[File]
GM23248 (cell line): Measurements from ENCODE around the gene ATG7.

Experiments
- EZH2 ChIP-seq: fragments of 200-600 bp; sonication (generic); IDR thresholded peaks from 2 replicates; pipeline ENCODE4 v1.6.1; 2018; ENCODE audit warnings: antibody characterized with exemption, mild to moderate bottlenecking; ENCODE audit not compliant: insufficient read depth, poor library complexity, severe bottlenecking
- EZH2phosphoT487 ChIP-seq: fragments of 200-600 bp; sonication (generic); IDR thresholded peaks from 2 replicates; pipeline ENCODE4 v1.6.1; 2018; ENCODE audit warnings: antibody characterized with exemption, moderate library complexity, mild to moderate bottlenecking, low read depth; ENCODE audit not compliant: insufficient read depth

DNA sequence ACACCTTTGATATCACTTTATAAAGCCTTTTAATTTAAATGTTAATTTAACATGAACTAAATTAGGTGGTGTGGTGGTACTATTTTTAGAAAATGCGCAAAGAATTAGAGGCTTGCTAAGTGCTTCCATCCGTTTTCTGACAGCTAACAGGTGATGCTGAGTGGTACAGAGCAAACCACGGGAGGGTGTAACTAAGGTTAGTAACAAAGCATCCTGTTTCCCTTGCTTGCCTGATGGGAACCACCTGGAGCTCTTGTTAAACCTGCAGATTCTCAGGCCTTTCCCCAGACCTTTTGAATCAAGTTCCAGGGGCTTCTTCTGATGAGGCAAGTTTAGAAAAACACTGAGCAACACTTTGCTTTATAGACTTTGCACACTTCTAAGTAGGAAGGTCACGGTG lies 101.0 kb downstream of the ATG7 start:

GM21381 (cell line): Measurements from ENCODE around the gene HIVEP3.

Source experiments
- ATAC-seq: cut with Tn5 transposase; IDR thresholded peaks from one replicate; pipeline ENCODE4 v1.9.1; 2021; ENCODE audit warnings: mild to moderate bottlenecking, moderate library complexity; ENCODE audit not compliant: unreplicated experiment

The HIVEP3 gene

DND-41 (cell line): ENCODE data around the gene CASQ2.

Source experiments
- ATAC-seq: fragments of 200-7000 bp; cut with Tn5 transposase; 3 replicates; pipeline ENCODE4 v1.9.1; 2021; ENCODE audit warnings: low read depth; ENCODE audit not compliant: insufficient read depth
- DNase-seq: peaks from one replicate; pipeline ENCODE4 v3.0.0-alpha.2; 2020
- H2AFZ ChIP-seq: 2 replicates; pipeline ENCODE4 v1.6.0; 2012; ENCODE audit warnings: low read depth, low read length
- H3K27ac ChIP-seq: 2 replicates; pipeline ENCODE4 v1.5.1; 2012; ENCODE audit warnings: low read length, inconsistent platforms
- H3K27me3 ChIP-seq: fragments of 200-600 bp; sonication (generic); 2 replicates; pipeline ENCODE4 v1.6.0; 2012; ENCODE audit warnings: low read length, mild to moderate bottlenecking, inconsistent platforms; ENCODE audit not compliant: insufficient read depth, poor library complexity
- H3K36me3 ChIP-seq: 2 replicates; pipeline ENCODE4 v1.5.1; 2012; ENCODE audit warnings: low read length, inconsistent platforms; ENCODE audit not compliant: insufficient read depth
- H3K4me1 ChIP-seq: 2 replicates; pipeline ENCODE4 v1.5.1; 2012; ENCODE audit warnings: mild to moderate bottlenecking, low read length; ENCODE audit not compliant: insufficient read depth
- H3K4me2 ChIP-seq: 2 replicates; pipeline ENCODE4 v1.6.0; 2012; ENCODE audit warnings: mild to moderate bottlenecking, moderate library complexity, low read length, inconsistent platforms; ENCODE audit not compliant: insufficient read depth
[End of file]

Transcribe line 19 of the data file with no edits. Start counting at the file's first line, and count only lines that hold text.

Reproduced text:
- H3K4me2 ChIP-seq: 2 replicates; pipeline ENCODE4 v1.6.0; 2012; ENCODE audit warnings: mild to moderate bottlenecking, moderate library complexity, low read length, inconsistent platforms; ENCODE audit not compliant: insufficient read depth